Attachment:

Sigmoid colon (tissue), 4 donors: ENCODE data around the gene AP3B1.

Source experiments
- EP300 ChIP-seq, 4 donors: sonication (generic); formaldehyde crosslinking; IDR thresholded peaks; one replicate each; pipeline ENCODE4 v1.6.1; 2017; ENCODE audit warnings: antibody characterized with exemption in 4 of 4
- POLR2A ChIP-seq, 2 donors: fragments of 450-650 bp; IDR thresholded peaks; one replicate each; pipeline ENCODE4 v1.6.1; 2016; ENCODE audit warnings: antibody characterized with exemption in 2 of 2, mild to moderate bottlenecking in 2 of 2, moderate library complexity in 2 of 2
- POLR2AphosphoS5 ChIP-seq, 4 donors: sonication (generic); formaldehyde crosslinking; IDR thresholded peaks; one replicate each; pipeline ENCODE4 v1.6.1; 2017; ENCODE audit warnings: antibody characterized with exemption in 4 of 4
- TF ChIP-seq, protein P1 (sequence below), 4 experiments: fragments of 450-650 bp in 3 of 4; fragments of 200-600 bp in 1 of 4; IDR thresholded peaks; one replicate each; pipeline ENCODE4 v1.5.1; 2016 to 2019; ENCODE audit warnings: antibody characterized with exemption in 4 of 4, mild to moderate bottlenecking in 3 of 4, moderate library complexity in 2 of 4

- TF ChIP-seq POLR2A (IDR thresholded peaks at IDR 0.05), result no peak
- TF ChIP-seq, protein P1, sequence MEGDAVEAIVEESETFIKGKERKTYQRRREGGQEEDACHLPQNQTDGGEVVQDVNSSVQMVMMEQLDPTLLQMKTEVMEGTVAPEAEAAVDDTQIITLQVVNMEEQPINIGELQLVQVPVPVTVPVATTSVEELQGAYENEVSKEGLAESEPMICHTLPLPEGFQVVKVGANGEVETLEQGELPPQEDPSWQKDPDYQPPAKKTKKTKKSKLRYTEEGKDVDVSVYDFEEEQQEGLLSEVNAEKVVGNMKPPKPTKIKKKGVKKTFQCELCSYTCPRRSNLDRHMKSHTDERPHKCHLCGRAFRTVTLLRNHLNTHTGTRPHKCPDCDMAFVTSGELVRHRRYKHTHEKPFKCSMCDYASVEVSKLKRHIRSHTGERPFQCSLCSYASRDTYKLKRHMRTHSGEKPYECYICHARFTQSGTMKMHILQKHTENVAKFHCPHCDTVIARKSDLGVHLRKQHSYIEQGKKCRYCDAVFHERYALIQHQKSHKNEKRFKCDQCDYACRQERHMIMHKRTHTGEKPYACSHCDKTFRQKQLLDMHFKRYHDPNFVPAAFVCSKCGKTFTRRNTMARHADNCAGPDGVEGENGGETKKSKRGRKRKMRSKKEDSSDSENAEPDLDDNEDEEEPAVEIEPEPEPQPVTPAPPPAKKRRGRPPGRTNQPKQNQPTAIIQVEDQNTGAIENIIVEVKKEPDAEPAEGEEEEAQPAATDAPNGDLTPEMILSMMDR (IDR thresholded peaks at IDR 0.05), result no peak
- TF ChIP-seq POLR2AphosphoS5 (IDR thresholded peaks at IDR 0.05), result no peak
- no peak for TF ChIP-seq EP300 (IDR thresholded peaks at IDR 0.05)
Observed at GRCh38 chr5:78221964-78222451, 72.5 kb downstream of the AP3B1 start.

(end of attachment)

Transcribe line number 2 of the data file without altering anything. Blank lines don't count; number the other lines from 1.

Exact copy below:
Source experiments